Whether you’re a recent high school graduate going to college for the first time or a returning college student, it will soon be time to get to campus—and payment deadlines for tuition and other fees are not far behind. Students or parents paying such expenses should keep receipts and be aware of some tax benefits that can help offset college costs.
Typically, these benefits apply to you, your spouse, or a dependent you claim as an exemption on your tax return.
- American Opportunity Credit – This credit has been extended for an additional two years: 2011 and 2012. The credit is valued at up to $2,500 per eligible student and is available for the first four years of post-secondary education. Forty percent of this credit is refundable in most cases, which means that you may be able to receive a tax refund from the government of up to $1,000, even if you owe no taxes. Qualified expenses include tuition and fees, course related books, supplies, and equipment. The full credit is generally available to eligible taxpayers whose modified adjusted gross income is below $80,000 ($160,000 if married filing jointly).
- Lifetime Learning Credit – In 2011, you may be able to claim a Lifetime Learning Credit of up to $2,000 for qualified education expenses paid for a student enrolled at an eligible educational institution. There is no limit on the number of years you can claim the Lifetime Learning Credit for an eligible student, so graduate-level and professional degree courses qualify, but to claim the credit, your modified adjusted gross income must be below $61,000 ($122,000 if married filing jointly). The $2,000 cap applies per return, not per student.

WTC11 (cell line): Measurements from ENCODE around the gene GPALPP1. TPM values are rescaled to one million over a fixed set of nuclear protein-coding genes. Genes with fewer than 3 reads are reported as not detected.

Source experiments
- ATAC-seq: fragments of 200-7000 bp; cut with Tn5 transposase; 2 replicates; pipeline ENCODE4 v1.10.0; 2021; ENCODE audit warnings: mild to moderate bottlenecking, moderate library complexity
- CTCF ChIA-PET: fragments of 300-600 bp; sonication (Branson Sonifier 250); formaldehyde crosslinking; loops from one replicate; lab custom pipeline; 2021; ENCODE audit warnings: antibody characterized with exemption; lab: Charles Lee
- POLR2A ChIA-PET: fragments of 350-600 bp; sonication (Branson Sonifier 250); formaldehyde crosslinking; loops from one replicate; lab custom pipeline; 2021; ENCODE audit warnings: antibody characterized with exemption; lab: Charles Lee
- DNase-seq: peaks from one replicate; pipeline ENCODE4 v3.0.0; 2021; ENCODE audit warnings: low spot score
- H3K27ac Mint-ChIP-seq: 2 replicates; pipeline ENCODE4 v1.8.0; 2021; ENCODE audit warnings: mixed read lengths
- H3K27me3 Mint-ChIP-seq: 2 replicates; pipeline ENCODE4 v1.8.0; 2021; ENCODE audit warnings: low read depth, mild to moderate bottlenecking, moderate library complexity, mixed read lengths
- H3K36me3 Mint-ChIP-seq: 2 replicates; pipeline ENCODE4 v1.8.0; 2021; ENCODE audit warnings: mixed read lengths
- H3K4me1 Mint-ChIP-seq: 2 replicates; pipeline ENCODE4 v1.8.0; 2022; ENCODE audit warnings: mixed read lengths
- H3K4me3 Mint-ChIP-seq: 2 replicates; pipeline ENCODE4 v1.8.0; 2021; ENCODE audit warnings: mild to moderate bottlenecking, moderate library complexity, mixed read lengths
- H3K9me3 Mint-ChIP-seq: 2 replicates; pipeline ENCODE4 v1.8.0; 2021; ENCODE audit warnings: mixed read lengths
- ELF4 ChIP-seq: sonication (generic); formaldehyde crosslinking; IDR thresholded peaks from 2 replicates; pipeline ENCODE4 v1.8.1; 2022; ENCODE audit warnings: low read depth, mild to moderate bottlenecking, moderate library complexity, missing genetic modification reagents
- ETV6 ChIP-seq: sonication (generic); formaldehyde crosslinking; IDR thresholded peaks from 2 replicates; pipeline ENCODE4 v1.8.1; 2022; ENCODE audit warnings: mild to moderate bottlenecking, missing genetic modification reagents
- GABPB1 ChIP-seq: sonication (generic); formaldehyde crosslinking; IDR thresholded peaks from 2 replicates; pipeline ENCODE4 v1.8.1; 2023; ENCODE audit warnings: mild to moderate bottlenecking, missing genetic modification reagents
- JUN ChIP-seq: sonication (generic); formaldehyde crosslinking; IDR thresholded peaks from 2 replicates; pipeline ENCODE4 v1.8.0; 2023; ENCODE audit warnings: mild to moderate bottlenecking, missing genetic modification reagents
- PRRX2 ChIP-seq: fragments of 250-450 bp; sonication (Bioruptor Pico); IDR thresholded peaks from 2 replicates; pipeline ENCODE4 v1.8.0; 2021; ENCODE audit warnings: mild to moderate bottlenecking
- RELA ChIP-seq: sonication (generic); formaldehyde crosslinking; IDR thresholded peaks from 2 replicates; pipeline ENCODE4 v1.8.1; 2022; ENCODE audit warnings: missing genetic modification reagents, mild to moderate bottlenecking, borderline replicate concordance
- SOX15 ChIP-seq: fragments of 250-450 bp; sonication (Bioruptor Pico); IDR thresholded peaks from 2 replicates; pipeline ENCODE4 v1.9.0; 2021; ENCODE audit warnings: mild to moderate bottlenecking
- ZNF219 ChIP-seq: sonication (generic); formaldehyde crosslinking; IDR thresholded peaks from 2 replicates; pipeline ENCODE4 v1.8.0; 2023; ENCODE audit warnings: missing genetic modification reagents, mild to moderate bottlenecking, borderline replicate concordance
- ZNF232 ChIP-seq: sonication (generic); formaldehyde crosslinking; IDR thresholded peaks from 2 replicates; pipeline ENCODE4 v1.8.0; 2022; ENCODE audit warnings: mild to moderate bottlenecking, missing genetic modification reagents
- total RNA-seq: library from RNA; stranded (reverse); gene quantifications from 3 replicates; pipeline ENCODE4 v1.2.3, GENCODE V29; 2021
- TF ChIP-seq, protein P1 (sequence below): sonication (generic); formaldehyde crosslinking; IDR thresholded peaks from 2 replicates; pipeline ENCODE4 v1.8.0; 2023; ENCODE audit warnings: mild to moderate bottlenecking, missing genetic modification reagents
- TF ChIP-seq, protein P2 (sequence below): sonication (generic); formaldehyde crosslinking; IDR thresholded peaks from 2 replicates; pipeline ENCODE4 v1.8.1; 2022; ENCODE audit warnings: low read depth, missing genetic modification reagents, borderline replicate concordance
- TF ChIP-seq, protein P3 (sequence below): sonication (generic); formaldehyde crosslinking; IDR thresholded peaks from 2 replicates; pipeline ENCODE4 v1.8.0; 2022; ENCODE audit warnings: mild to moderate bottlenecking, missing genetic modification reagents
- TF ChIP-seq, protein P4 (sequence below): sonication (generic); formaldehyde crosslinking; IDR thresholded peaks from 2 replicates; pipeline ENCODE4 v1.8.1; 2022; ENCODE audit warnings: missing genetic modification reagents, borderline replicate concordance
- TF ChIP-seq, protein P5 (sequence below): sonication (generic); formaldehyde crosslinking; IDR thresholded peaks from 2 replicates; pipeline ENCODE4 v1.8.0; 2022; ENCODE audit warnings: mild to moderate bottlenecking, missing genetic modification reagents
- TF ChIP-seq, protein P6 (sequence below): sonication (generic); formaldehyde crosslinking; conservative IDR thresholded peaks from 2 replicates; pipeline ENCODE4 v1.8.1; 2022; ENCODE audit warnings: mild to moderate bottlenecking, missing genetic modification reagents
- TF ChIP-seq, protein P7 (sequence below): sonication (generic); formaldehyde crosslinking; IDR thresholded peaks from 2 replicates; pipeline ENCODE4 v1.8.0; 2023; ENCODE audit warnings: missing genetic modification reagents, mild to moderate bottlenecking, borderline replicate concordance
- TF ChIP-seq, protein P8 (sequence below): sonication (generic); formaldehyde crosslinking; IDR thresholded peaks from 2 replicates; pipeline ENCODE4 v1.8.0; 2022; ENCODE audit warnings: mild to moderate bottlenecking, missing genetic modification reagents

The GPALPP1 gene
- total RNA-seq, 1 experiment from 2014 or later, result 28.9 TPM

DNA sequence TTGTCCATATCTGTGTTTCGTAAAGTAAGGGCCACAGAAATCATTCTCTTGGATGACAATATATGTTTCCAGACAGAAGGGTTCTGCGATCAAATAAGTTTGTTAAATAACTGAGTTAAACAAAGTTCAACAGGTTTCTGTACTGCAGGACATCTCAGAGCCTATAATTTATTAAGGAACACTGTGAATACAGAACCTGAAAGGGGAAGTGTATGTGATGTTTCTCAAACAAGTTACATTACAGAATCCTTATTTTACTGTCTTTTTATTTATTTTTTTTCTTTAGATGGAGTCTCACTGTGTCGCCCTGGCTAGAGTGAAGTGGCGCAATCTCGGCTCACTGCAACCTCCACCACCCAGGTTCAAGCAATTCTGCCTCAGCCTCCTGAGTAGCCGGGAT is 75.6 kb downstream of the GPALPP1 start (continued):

- Tuition and Fees Deduction – This deduction can reduce the amount of your income subject to tax by up to $4,000 for 2011 even if you do not itemize your deductions. Generally, you can claim a tuition and fees deduction of up to $2,000 for qualified higher education expenses for an eligible student if your modified adjusted gross income is below $80,000 ($160,000 if married filing jointly). The deduction can be as much as $4,000 if your modified AGI is under $65,000 ($80,000 if married filing jointly).
- Student loan interest deduction – Generally, personal interest you pay, other than certain mortgage interest, is not deductible. However, if your modified adjusted gross income is less than $75,000 ($150,000 if married filing jointly), you may be able to deduct interest paid during the year on a qualified student loan used for higher education regardless of when you obtained the loan. It can reduce the amount of your income subject to tax by up to $2,500, even if you don’t itemize deductions.
For each student, you can choose to claim only one of the credits in a single tax year. However, if you pay college expenses for two or more students in the same year, you can choose to claim credits on a per-student, per-year basis. You can claim the American Opportunity Credit for your sophomore daughter and the Lifetime Learning Credit for your senior son.
Remember that the education credits are claimed by the individual who claims the exemption for the student, not necessarily the person who pays the tuition. Also, the tuition expenses qualifying for the education credits can be pre-paid for the first three months of the subsequent year if you have not paid enough to take advantage of the full credit in 2011.
You cannot claim the tuition and fees deduction in the same year that you claim the American Opportunity Credit or the Lifetime Learning Credit for the same student. You must choose to take either the credit or the deduction and should consider which is more beneficial for you.
If you have questions or would like to schedule an appointment to discuss how best to finance and pay for education expenses and maximize tax benefits, please give this office a call.